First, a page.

She is a supposedly difficult model to photograph. She is often more in control than the photographer. Freja Beha Erichsen is aware of the ways “Freja” should not look, what she would not do, how she would not sit, how she would not be, in an advertisement. In both 8 Women and 8 1/2 Women, Collier photographs the model just before or after a Chanel fashion shoot took place. She catches the model slightly out of character, before her characteristic nipple ring is re-inserted, as the ring does not exist in the advertisement photograph. This portrait is a before-and-after shot. This and most of Collier’s portraits are before-and-afters, picturing bodies at odds, as these bodies prepare to become their image, which might or might not be synonymous with becoming themselves. Many look alone on a stage.
Camera Work, 2013, from 8 Women
The girls, women, boys and almost never men, that Collier photographs are for the most part, good-looking. Sometimes they are nude. Some are professionally confirmed as beautiful; they are models. And some look a little bit like Collier. At least six self-portraits exist in 8 1/2 Women, nearing 200 pages. Picture after picture builds a catalogue of repeated subjects. One self-portrait appears in both 8 Women and 8 1/2 Women called “Self-Portrait (Mimic)”. In the photograph, Collier sits in a chair, and a woman stands behind, pulling the creases of Collier’s eyes backward towards her ears. Is she trying to look like a photograph of herself? Like a photograph of someone else? More likely, she is reconciling herself with a stranger. Reconciling with a photograph of a stranger wherein she recognized something of herself.
Self-Portrait (Mimic), 1996, from 8 Women
Untitled image from 8 1/2 Women
We are getting closer and closer and closer. To what? To a person sitting in a chair. No. To a v-neck white short sleeved t-shirt. Not exactly. To the v-neck itself, the stitched white cloth V. Still no. To a freckle, slightly left of and below a nipple, visible through a white v-neck short sleeved t-shirt adorning a person sitting in a chair. Adorning a man or a woman? Undetermined, I am looking at a person in a series of three photographs, each image cropped tighter than the last. The person’s arm rests over the back of the chair. At its most liberal view, the camera crops the head nearly out of the frame, except for an unexpressive mouth. Claustrophobic crops serve to make us closer.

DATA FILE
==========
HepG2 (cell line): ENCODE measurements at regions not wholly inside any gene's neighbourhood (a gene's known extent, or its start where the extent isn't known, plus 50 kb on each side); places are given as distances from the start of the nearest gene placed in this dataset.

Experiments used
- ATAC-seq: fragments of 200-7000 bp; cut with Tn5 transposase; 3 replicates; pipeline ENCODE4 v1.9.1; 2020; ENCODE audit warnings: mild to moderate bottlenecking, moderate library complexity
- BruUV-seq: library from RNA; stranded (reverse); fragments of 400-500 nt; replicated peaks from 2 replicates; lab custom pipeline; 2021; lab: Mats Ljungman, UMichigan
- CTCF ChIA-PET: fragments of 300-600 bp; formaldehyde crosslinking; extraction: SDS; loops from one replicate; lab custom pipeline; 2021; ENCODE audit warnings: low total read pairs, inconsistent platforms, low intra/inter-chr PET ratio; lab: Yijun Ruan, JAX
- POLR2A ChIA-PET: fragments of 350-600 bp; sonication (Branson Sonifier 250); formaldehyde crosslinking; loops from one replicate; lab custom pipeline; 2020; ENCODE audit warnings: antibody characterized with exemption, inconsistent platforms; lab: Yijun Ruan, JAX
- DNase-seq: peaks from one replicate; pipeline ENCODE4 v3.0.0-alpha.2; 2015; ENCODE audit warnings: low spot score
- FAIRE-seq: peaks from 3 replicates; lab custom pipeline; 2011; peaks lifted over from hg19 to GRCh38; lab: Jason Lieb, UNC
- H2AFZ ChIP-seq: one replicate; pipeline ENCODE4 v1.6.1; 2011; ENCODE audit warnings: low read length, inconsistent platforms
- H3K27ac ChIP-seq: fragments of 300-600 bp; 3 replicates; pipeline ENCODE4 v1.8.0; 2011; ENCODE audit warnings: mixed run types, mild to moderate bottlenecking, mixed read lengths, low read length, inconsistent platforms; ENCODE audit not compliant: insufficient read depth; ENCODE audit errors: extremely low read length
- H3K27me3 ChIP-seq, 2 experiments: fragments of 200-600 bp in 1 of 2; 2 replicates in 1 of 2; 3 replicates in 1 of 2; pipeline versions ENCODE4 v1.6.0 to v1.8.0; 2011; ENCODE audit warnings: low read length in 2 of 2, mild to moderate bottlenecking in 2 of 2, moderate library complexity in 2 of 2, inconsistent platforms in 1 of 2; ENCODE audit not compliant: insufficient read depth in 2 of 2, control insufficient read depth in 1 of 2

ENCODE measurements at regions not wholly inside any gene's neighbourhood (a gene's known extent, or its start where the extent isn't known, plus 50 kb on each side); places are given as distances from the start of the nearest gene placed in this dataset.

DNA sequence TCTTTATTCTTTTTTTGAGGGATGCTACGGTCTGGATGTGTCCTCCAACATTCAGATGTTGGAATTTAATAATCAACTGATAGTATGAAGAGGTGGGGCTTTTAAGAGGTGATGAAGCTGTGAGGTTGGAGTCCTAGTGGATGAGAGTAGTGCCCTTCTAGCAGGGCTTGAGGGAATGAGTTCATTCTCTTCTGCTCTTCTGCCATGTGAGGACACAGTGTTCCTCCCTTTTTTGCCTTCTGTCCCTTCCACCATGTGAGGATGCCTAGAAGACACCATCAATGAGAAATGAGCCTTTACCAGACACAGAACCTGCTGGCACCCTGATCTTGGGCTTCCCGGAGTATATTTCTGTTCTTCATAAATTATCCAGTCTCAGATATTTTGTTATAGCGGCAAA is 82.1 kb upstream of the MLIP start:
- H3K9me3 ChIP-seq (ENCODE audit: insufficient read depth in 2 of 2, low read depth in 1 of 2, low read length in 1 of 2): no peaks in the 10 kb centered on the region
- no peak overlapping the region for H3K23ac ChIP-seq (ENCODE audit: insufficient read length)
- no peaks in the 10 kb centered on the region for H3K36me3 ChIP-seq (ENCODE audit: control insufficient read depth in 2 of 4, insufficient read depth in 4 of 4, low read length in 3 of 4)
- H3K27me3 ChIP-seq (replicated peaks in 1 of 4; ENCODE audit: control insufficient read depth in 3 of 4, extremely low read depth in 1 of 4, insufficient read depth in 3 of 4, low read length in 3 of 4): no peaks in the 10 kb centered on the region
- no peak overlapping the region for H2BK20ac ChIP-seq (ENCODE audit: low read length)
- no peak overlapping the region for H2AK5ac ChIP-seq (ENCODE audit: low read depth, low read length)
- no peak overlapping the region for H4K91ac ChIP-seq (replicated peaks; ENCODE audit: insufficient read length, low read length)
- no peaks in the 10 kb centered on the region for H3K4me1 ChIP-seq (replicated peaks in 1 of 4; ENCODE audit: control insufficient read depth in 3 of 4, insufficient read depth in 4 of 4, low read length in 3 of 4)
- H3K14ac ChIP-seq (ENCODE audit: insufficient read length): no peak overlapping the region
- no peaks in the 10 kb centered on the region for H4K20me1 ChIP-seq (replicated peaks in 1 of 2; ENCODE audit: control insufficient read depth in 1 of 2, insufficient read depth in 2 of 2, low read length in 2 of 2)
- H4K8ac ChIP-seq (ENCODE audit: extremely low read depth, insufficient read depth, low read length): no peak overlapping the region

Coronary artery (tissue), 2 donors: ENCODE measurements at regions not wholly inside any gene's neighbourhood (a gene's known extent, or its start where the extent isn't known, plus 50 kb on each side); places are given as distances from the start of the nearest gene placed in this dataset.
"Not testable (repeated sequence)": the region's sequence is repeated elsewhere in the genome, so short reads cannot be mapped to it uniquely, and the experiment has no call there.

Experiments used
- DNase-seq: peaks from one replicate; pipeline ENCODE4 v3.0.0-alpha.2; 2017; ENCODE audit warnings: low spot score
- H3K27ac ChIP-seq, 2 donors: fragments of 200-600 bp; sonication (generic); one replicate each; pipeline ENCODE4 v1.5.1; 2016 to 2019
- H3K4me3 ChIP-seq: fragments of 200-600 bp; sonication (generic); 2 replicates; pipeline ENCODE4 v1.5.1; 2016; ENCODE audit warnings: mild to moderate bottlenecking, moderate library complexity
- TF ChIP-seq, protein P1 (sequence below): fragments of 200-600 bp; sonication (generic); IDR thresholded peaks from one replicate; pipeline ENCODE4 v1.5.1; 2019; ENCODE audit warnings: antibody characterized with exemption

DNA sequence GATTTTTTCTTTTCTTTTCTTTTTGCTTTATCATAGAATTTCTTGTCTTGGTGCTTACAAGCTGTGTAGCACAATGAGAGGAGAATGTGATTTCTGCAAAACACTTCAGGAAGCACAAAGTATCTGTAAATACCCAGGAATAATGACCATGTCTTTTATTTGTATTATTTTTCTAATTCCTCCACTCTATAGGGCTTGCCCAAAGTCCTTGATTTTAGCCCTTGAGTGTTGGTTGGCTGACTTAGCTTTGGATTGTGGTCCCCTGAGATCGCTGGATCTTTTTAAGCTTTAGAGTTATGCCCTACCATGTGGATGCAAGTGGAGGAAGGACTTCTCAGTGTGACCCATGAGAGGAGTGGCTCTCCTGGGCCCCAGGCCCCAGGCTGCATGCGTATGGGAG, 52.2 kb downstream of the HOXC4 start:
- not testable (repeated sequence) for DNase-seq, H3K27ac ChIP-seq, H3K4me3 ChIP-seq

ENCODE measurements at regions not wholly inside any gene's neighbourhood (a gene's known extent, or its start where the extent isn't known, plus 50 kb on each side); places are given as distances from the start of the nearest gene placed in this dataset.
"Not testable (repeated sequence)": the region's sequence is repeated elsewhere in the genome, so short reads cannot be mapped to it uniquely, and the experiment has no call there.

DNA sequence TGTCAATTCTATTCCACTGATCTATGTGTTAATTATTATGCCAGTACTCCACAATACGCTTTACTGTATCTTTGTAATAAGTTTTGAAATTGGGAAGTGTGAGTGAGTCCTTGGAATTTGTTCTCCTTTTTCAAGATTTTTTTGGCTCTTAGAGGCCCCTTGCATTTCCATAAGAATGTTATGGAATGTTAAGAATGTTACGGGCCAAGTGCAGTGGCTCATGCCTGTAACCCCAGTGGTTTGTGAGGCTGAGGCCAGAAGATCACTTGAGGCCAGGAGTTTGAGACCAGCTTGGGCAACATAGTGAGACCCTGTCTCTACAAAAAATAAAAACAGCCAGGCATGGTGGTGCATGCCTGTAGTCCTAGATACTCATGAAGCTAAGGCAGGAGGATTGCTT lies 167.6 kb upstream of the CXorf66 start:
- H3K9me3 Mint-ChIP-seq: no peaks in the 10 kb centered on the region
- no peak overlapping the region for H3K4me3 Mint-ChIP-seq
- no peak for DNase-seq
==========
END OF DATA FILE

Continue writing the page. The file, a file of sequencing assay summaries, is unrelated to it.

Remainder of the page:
Untitled image from 8 1/2 Women
Without photographs, are there fantasies? I am looking at a collage. Well, mostly a drawing, of Nicole Kidman. When she had short hair. The edge of the drawing contains a snippet of a photograph, a section of skin collaged into the pencil-drawn neck. The photographic snippet might or might not be from a photograph of Kidman’s neck. Maybe the skin is taken from a photograph of someone Collier knows, or maybe cut from a body in a magazine. The occasional drawings that appear in 8 1/2 Women and 8 Women are drawings from photographs, by a photographer, of women initially encountered as photographic images, consumed over and over as photographs, who are more likely to be mistaken on the street for no one, than to be mistaken in a photograph.
Feeling a little tropical, Chicago? WTT? couldn’t be more proud to see our own cracked out home state finally trending somewhere aside from Buzzfeed.
McCraney addressing the “fancy people” at the Palmer House on June 2nd.
The Arts Alliance of Illinois is even feeling the heat, as they honored award-winning American playwright and McArthur Genius AND Miami native, Tarell Alvin McCraney, at their Voices of a Creative State 2014 luncheon on June 2nd. McCraney speech was (as you might expect from a New World School of the Arts grad) completely captivating, inspiring, and a formidable act for Gov. Quinn to follow. Not to mention he looks like $625,000 in that suit. If you hear me clap once.
The program image for the luncheon featured an image of McArney sporting the Miami area code “305” shaved into the side of his head. BOSS!
Had to sneak a photo in with the man of the afternoon.
Abraham Richie’s lively Roundtable conversation on #ArtinChi at Western Exhibitions in the West Loop. Peep the internets for posts from the event.
This past weekend Miami art non-profit Locust Projects brought their popular Roundtable Series and it’s moderator and creator, the lovely Amanda Sanfilippo, to Chicago for progressive conversations hosted by stakeholders in Chiacgo’s cultural scene. The Locust Roundtables were a part of EXPO Chicago’s /Dialogues program, in conjunction with the Association of Independent Colleges of Art and Design Conference at the School of the Art Institute of Chicago.